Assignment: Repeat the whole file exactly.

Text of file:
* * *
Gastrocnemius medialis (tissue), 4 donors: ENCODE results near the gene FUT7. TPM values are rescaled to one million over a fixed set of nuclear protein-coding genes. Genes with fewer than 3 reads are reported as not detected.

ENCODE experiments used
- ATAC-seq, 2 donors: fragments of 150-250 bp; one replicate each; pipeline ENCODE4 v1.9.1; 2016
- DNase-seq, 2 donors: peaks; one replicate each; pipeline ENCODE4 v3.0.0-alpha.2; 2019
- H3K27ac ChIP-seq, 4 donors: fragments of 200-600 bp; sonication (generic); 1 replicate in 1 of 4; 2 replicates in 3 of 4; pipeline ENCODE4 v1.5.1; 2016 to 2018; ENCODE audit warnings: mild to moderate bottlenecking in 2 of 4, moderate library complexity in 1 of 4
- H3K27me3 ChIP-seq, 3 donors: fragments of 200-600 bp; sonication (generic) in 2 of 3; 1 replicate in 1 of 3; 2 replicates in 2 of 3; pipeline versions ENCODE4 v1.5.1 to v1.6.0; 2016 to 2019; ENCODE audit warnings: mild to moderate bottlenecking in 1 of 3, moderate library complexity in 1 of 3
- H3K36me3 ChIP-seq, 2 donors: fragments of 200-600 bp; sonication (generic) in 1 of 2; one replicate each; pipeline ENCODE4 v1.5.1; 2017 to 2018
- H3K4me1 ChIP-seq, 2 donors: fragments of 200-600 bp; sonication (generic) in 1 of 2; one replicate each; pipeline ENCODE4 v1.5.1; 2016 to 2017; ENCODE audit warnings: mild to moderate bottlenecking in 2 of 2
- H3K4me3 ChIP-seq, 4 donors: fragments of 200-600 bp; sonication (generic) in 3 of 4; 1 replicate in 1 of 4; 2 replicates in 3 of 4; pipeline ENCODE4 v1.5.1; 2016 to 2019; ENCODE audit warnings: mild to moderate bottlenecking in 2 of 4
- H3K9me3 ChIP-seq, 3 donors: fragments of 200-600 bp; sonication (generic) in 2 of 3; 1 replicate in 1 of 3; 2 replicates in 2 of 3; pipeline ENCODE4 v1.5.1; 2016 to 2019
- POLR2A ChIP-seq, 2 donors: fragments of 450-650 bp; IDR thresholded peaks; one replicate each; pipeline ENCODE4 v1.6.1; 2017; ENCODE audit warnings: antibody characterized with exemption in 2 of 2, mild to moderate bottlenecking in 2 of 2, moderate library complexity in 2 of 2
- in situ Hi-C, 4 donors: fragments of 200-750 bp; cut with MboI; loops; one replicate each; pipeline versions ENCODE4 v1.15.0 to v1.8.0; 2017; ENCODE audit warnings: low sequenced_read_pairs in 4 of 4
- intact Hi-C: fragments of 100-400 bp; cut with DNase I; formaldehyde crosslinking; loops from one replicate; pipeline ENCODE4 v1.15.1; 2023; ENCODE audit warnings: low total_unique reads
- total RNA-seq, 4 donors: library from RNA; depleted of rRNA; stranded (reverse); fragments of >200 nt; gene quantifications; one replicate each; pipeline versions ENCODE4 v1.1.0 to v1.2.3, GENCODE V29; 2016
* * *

Gastrocnemius medialis (tissue), 4 donors: ENCODE results near the gene FUT7. TPM values are rescaled to one million over a fixed set of nuclear protein-coding genes. Genes with fewer than 3 reads are reported as not detected.

ENCODE experiments used
- ATAC-seq, 2 donors: fragments of 150-250 bp; one replicate each; pipeline ENCODE4 v1.9.1; 2016
- DNase-seq, 2 donors: peaks; one replicate each; pipeline ENCODE4 v3.0.0-alpha.2; 2019
- H3K27ac ChIP-seq, 4 donors: fragments of 200-600 bp; sonication (generic); 1 replicate in 1 of 4; 2 replicates in 3 of 4; pipeline ENCODE4 v1.5.1; 2016 to 2018; ENCODE audit warnings: mild to moderate bottlenecking in 2 of 4, moderate library complexity in 1 of 4
- H3K27me3 ChIP-seq, 3 donors: fragments of 200-600 bp; sonication (generic) in 2 of 3; 1 replicate in 1 of 3; 2 replicates in 2 of 3; pipeline versions ENCODE4 v1.5.1 to v1.6.0; 2016 to 2019; ENCODE audit warnings: mild to moderate bottlenecking in 1 of 3, moderate library complexity in 1 of 3
- H3K36me3 ChIP-seq, 2 donors: fragments of 200-600 bp; sonication (generic) in 1 of 2; one replicate each; pipeline ENCODE4 v1.5.1; 2017 to 2018
- H3K4me1 ChIP-seq, 2 donors: fragments of 200-600 bp; sonication (generic) in 1 of 2; one replicate each; pipeline ENCODE4 v1.5.1; 2016 to 2017; ENCODE audit warnings: mild to moderate bottlenecking in 2 of 2
- H3K4me3 ChIP-seq, 4 donors: fragments of 200-600 bp; sonication (generic) in 3 of 4; 1 replicate in 1 of 4; 2 replicates in 3 of 4; pipeline ENCODE4 v1.5.1; 2016 to 2019; ENCODE audit warnings: mild to moderate bottlenecking in 2 of 4
- H3K9me3 ChIP-seq, 3 donors: fragments of 200-600 bp; sonication (generic) in 2 of 3; 1 replicate in 1 of 3; 2 replicates in 2 of 3; pipeline ENCODE4 v1.5.1; 2016 to 2019
- POLR2A ChIP-seq, 2 donors: fragments of 450-650 bp; IDR thresholded peaks; one replicate each; pipeline ENCODE4 v1.6.1; 2017; ENCODE audit warnings: antibody characterized with exemption in 2 of 2, mild to moderate bottlenecking in 2 of 2, moderate library complexity in 2 of 2
- in situ Hi-C, 4 donors: fragments of 200-750 bp; cut with MboI; loops; one replicate each; pipeline versions ENCODE4 v1.15.0 to v1.8.0; 2017; ENCODE audit warnings: low sequenced_read_pairs in 4 of 4
- intact Hi-C: fragments of 100-400 bp; cut with DNase I; formaldehyde crosslinking; loops from one replicate; pipeline ENCODE4 v1.15.1; 2023; ENCODE audit warnings: low total_unique reads
- total RNA-seq, 4 donors: library from RNA; depleted of rRNA; stranded (reverse); fragments of >200 nt; gene quantifications; one replicate each; pipeline versions ENCODE4 v1.1.0 to v1.2.3, GENCODE V29; 2016